Few words inspire quite as much fear in the hearts of parents as “the birds and the bees.” In honor of all those who’ve either had to give or sit through “the talk,” I vowed to figure out how the expression got started.
I made my first stop at Phrases.org, a great site that specializes in nailing down the origin of words and expressions. ‘Phrases’ cites several possible explanations. One possibility–Cole Porter. The legendary songwriter’s lyrics to “Let’s Do It” contains the following line: “And that’s why birds do it, bees do it, Even educated fleas do it, Let’s do it, let’s fall in love.”
Interesting, but Phrases wasn’t convinced that Mr. Porter is responsible for “birds and the bees” becoming synonymous with sex education. I went to another great source, World Wide Words to see what they had to say. They also mention Cole Porter, but note that the first “explicit use of the phrase” came in a 1939 issue of the Freeport Journal Standard. The paper wrote: “A Frenchman was born sophisticated: he knows about the birds and the bees. In consequence, French films are made on a basis of artistic understanding that does not hamper the story.”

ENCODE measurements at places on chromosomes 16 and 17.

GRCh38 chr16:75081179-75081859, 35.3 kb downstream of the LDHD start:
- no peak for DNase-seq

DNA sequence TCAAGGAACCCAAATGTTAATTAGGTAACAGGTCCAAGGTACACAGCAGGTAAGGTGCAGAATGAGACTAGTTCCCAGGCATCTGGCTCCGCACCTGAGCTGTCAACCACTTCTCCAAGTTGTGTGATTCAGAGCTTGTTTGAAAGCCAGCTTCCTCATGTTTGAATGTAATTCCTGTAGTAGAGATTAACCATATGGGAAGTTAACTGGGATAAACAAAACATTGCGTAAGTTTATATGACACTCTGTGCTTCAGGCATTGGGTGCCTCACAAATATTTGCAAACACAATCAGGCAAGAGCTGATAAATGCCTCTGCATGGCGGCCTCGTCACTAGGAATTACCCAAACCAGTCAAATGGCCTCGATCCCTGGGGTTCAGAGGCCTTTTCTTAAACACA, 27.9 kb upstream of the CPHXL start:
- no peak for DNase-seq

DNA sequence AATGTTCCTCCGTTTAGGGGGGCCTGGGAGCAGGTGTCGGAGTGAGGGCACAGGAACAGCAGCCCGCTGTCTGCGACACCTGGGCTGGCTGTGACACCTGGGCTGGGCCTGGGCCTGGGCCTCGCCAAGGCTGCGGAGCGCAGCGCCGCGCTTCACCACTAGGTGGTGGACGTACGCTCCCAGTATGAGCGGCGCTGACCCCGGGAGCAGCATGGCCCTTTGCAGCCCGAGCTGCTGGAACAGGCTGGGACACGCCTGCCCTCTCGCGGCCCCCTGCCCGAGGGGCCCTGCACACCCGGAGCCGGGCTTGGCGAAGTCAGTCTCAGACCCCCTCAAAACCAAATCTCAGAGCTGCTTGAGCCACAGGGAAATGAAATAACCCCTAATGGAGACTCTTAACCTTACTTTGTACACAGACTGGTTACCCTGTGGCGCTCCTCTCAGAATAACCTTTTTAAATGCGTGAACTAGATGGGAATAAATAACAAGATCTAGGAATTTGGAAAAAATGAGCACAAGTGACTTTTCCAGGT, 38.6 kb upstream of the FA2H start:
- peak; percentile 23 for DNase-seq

I decided to check one more source–the always reliable Straight Dope. Straight Dope cites the poet Samuel Coleridge. Quoteth Mr. Coleridge in 1825: “All nature seems at work … The bees are stirring–birds are on the wing … and I the while, the sole unbusy thing, not honey make, nor pair, nor build, nor sing.”
So, opinions seem split. Some folks credit a poet, others a songwriter, and still others a random quote in a newspaper. That’s often the case with cliches–we all say ‘em, but nobody knows who’s responsible.
Wondering how other words or phrases were coined? Leave a comment below and let’s help each other out.
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